Report: Arizona voter database hacked by criminals in 2016, not Russia
PHOENIX — It has been nearly two years since the 2016 presidential election but the confusion surrounding a potential hack of Arizona’s election database during the campaign season continues.
A senior White House official told Reuters on Monday that a hack of the state’s election database was done by “suspected criminal actors and not the Russian government.”
But Arizona officials do not believe any votes were manipulated or changed.
The official was responding to an earlier report from CBS News’ “60 Minutes,” which found that Russian hackers “successfully infiltrated” computer systems “associated with” Arizona and three other states leading up to the 2016 election.
A previously undisclosed Oct. 28, 2016, assessment from the Department of Homeland Security that was cited in the “60 Minutes” report said hackers working for the Kremlin breached a county database in Arizona, but did not specify which one.
But the White House official, who spoke to the publication on the condition of anonymity, said the cyber attack on Arizona “was not perpetrated by the Russian government” and that media reports at times relied on “outdated or incomplete information and conflated criminal hacking with Russian government activity.”
The Federal Bureau of Investigation first reported in August 2016 that hackers breached the state’s election database, but no voter information was compromised.
Later that same year, Arizona Secretary of State Michele Reagan told CNBC that the source of the hack was an email that was designed to look like an internal employee email. She said she was told it appeared the email originated in Russia, but that was not certain.
Reagan said in 2017 that the state’s voter registration system was targeted by possible Russian agents for a second time in 2016, but it was not clear whether it was actually breached.
It was revealed in February that the Phoenix Public Library system was scanned by hackers, according to Department of Homeland Security officials.
A spokesman for Secretary of State Michele Reagan, Darron Moffatt, said Reagan’s office had not been told at the time that “any Arizona voting system has been compromised, nor do we have any reason to believe any votes were manipulated or changed.”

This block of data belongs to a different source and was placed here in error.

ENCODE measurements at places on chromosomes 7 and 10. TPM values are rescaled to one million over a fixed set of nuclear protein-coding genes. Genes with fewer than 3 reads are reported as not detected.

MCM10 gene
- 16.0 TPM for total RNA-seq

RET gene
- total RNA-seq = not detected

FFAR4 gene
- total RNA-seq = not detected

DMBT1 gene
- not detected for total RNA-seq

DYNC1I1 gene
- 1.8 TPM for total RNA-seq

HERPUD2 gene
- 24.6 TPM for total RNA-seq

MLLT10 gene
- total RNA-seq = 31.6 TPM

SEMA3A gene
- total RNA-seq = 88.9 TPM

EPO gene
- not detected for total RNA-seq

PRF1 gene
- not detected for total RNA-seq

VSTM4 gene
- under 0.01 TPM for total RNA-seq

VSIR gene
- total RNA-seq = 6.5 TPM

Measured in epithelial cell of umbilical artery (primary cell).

Reuters said it was not immediately able to confirm the authenticity of the Department of Homeland Security assessment. If it is authentic, it would have been issued less than two weeks before the November election.
Reagan told KTAR News 92.3 FM on Monday that her office was alerted in June 2016 that a Gila County computer that was linked to the voter registration database had been hacked and that the hack emanated from a server in Ukraine.
While the hack started from a Ukraine server, Reagan said the hack still could have been coming from anywhere.
“So we still don’t know who was responsible for that, if it was some low-level hacking that was coming from even within the United States. These are very, very hard to track,” she added.
But Reagan assured that hackers in the the June 2016 attack did not take or alter any information.
“Whenever we hear the word ‘hack’ in related to elections systems, it certainly is scary and it’s certainly something we’re constantly vigilant about, but the vote itself and the tabulation machines, none of those machines are online so it’s very, very hard to ‘hack’ those.”
“Now the voter registration system, where your data’s kept and my data’s kept and 3 million others, that is a treasure-trove of information and that is online. So we see entities probing that system every single day.”
Reagan said the goal of her office was to make sure every time someone tries to probe or scan the voter registration system, that the system is blocking those.
“Cyber security going forward is going to become even more important. The bad guys only need to be right one time and our systems need to be right every time.”
KTAR News’ Ali Vetnar contributed to this report.